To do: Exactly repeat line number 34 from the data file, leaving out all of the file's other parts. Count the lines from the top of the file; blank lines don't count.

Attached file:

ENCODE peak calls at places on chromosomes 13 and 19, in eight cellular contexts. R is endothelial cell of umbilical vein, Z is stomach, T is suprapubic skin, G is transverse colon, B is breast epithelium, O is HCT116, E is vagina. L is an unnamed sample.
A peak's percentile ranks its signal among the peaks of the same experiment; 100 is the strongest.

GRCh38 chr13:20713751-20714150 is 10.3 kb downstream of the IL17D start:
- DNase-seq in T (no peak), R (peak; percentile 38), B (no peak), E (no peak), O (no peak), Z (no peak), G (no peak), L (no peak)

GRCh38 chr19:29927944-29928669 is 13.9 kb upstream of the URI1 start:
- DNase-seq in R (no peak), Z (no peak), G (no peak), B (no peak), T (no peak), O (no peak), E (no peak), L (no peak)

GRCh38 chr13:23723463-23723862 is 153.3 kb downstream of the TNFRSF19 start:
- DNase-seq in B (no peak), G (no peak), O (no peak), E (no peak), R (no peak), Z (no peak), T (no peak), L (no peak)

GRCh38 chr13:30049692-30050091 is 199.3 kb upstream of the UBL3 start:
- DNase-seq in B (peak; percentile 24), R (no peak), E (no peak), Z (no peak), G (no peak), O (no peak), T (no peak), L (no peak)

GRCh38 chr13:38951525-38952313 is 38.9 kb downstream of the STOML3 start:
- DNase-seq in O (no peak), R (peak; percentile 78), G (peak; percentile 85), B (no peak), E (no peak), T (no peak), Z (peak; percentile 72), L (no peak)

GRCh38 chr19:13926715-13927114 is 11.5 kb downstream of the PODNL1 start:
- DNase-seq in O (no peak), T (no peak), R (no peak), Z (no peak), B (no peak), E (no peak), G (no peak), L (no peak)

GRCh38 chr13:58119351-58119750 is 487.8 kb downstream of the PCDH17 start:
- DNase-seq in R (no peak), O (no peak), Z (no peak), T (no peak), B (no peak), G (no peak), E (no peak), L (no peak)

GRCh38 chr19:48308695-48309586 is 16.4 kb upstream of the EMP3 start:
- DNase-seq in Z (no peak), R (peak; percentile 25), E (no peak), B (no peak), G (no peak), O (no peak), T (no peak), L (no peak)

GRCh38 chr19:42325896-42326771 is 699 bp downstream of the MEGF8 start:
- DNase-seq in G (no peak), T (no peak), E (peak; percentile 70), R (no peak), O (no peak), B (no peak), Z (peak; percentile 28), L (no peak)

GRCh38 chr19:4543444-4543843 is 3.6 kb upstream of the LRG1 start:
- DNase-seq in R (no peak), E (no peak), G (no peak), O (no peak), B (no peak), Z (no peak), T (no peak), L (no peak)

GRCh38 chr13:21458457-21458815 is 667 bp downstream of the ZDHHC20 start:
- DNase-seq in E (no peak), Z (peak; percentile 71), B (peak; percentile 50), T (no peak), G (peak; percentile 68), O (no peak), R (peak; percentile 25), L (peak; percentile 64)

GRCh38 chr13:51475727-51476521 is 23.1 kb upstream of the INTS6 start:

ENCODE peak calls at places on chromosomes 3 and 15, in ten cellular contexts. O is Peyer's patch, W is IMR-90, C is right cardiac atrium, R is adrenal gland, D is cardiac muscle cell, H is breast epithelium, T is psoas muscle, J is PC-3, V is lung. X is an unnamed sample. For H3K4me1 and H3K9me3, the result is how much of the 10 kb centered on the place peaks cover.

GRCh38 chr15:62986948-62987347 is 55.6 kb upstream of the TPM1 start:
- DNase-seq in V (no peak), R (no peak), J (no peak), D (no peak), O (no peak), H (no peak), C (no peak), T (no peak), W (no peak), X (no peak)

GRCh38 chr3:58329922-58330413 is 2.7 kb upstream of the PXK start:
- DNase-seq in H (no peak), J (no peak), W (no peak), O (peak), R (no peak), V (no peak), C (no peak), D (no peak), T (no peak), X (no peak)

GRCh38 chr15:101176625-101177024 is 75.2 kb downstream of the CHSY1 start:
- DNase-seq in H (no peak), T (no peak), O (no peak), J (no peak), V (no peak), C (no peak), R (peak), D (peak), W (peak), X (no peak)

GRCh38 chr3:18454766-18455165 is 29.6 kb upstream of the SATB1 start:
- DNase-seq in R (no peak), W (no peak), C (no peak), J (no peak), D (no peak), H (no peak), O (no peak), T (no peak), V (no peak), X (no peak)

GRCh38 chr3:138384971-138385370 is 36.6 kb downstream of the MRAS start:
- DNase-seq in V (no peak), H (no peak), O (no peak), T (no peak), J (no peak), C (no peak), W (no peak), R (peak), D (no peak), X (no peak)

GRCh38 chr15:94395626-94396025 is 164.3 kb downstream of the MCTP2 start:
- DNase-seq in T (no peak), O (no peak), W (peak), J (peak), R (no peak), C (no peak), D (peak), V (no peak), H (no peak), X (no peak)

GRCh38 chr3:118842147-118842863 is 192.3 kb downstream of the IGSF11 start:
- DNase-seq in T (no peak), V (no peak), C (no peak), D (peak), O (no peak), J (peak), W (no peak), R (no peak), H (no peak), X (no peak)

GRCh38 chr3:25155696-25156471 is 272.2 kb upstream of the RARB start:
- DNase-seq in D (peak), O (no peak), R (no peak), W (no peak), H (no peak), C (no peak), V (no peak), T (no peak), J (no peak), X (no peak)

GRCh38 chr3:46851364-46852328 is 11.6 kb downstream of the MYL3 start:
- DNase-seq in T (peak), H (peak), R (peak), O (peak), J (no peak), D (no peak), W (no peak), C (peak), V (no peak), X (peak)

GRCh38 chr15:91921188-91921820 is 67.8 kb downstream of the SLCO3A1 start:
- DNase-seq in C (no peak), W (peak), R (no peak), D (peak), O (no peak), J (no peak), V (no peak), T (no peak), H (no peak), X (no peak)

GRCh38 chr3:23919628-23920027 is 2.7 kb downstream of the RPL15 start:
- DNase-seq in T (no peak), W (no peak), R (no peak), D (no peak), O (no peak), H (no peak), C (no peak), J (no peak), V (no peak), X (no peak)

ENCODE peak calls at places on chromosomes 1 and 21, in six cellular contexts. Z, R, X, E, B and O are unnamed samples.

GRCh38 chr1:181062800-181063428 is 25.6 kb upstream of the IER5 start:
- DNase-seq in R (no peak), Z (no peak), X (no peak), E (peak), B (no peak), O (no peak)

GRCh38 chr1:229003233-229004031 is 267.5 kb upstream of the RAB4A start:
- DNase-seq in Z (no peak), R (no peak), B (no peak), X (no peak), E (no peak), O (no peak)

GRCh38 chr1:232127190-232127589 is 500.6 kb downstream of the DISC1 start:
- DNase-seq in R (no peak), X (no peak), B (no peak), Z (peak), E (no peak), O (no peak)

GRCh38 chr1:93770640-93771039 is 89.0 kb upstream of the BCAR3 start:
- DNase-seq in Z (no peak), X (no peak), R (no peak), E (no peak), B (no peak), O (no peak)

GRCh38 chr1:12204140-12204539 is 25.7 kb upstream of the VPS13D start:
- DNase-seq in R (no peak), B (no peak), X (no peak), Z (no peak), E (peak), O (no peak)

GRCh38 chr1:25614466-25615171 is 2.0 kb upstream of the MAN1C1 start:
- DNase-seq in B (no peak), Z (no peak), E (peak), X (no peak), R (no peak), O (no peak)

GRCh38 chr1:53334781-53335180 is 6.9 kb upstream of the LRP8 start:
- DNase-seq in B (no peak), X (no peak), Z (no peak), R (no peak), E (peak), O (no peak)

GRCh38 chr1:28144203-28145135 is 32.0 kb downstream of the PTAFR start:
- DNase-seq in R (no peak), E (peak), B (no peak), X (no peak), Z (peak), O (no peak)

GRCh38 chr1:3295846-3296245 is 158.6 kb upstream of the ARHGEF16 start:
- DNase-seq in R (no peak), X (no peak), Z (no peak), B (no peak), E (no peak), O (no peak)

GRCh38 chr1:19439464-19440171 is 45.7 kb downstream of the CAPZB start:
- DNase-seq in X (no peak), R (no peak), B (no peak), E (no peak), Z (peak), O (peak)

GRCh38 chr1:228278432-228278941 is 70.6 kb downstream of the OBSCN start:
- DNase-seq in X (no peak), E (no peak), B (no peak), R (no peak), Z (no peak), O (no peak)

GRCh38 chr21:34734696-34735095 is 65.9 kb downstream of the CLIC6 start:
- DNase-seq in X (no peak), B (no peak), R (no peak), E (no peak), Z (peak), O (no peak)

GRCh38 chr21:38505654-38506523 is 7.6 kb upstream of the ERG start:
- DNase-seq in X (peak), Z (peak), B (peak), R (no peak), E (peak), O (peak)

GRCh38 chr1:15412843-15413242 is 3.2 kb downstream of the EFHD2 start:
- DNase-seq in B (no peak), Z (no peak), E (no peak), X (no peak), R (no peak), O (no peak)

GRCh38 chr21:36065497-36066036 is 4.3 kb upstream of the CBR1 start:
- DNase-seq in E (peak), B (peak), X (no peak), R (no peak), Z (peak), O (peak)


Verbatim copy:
- DNase-seq in R (no peak), W (no peak), C (no peak), J (no peak), D (no peak), H (no peak), O (no peak), T (no peak), V (no peak), X (no peak)